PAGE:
Check it out for a 100 mm lens @ f/4 and a subject distance of 20 cm (200 mm approx 8 inches):

    http://www.dofmaster.com/dofjs.html

    30D DOF = 0.03 cm = 0.30 mm
    5DII DOF = 0.05 cm = 0.50 mm

    The 5DII has a wee bit more DOF, but neither is significant. 0.30 or 0.50 of a mm is virtually nothing at all (I do a lot of up close flower photography, and 1/2 mm is pretty useless in terms of DOF).

    However (as I stated) in order to NOT lose the 5DII's pixels that occurs when cropping, the 5DII must be moved in closer. This is where the DOF is lost - the closer the camera is to the subject, the less will be the DOF.


    Let's put the cameras so they have the same field of view (using the same lens of course):

    Subject distance = 20 feet for the 30D
    Subject distance = 5/8 x 20 ft = 12.5 ft for the 5DII:
    Both using the 100 mm lens at f/11:

    30D DOF = 5.24 ft
    5DII DOF = 3.2 ft

    It can readily be seen that distance is the major player in this situation.

    Of course we could put the 5DII at 20 feet, and crop to get the same image, but we'd then be using only 5/8 x 5/8 x 21 MP = 8.2 MP.

    Glenn

  10. #10
    rob marshall

    Re: Sensor size and macro photography

    Quote Originally Posted by Glenn NK View Post
    Let's put the cameras so they have the same field of view (using the same lens of course):

    Subject distance = 20 feet for the 30D
    Subject distance = 5/8 x 20 ft = 12.5 ft for the 5DII:
    Both using the 100 mm lens at f/11:

    30D DOF = 5.24 ft
    5DII DOF = 3.2 ft

    It can readily be seen that distance is the major player in this situation.

    Of course we could put the 5DII at 20 feet, and crop to get the same image, but we'd then be using only 5/8 x 5/8 x 21 MP = 8.2 MP.

    Glenn
    Yes, distance is the factor. If you shot from a longer distance, everything in the frame might be at infinity whatever the camera/lens, and everything would be in focus. But the closer you get to the subject the less is in focus.

    Can we say then that if you have a crop-factor camera and a full-frame, but only one macro lens (say 100mm), you are better off using the crop-factor; because to get the same subject framing for the FF you would need to move in closer, and by doing so would lose some DOF over the crop-factor body?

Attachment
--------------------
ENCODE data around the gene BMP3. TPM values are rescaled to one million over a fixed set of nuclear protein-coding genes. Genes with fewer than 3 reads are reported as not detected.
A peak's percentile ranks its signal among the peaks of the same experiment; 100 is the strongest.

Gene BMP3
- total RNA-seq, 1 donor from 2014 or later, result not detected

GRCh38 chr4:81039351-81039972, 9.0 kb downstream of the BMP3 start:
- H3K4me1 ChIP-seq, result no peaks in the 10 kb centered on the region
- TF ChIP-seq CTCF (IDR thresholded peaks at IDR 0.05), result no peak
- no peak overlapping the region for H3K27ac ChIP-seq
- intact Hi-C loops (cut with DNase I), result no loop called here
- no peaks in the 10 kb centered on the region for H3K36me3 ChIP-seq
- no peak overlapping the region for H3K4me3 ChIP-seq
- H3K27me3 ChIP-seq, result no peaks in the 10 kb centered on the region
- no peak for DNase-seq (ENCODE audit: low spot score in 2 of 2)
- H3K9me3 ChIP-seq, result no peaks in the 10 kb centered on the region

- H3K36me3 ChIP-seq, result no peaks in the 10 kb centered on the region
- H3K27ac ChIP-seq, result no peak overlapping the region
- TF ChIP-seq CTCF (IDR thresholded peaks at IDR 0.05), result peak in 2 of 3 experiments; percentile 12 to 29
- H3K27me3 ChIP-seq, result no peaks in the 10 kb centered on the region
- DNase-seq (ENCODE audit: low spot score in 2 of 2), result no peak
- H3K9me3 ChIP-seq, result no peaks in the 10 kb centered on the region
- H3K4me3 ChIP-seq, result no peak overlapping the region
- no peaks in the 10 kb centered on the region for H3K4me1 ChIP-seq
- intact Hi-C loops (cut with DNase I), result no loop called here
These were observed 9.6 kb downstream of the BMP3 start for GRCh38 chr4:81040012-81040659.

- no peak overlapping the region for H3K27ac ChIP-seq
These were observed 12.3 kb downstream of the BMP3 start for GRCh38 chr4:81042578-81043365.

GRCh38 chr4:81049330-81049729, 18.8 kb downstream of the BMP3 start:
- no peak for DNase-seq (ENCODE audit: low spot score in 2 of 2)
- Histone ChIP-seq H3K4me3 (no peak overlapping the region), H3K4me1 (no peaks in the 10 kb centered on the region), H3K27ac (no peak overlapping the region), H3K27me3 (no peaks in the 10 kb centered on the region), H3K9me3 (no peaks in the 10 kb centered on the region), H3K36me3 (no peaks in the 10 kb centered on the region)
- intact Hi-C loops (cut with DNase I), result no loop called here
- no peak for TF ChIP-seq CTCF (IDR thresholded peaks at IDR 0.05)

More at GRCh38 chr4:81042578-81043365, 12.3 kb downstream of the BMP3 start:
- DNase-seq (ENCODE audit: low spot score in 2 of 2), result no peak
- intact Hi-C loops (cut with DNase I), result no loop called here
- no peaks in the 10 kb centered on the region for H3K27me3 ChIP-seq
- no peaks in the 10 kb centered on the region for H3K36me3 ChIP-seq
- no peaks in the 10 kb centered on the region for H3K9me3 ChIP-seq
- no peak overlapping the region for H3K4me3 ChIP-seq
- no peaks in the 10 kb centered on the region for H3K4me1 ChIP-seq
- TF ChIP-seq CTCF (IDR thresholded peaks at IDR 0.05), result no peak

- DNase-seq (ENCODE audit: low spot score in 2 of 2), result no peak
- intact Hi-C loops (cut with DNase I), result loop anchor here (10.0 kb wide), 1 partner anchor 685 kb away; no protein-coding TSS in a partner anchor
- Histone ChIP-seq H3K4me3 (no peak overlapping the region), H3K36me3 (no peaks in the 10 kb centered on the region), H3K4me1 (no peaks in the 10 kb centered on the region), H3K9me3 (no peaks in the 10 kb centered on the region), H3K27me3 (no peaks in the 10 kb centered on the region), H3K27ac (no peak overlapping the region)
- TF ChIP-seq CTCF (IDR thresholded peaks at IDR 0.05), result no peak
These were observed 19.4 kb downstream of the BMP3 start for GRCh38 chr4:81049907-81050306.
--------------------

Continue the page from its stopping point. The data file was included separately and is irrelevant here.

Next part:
I also have a Panasonic G1 (four thirds) which is a x2 crop. I've noticed that the DOF on that is often better on that than the Canon 50D (although the lenses are obviously not the same) Surely it's the end results that count, not how they are achieved?

  11. #11

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    Re: Sensor size and macro photography

    OK, now which camera body do you use, or is it a case of taking both?
    Have just found a good, but complicated, article in Tutorials on macro lenses
    Last edited by Ken MT; 9th February 2011 at 01:38 AM.

  12. #12
    New Member hjphotog's Avatar
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    Re: Sensor size and macro photography

    Frankly, I don't have enough fingers and toes and patience to figure out all that math and calculation. I shoot mostly living things that won't stand still long enough. My litmus is how does something look in the viewfinder, in live view and on an editing screen. And with digital, I've found a 7-inch hdmi remote monitor is better than the f-stop check button on my camera. I use my 7D for macro when my subjects only sit a second or two -- bumble bees, nervous insects; also it's great for hand-held closeup work, even with manual focus.
    The 5DII does a splendid job when the subject is cooperative.
    But my secret is that the farther away I set up my tripod, the more depth of field I get. Right now, me and another codger photographer are experimenting with extensions on some really big lenses which creates long distances from the subjects and some very deep depth of field. I got some GREAT macro shots using my 500 F4 with extension rings. The problem was every piece of dust, every gnat, every piece of pollen on the focus plain was in the shot. We're working that out. But not yet ready to go public.
    Soft flash, fill flash helps. Bracket focus and bracket exposure. Angle of the sun is essential. In other words, just like taking any other shot.
    That's the beauty of high-res digital: taking a dozen to two dozen shots for one subject doesn't use up $100 worth of film.